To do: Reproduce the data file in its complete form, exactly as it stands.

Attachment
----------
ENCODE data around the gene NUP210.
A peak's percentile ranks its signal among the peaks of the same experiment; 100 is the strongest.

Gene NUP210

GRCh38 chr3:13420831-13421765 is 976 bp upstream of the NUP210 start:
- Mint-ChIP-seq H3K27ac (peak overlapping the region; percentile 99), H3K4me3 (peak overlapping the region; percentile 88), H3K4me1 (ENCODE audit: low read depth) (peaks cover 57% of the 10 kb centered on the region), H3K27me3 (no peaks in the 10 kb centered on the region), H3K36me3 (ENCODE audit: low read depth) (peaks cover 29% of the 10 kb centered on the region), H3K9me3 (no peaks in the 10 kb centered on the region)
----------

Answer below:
ENCODE data around the gene NUP210.
A peak's percentile ranks its signal among the peaks of the same experiment; 100 is the strongest.

Gene NUP210

GRCh38 chr3:13420831-13421765 is 976 bp upstream of the NUP210 start:
- Mint-ChIP-seq H3K27ac (peak overlapping the region; percentile 99), H3K4me3 (peak overlapping the region; percentile 88), H3K4me1 (ENCODE audit: low read depth) (peaks cover 57% of the 10 kb centered on the region), H3K27me3 (no peaks in the 10 kb centered on the region), H3K36me3 (ENCODE audit: low read depth) (peaks cover 29% of the 10 kb centered on the region), H3K9me3 (no peaks in the 10 kb centered on the region)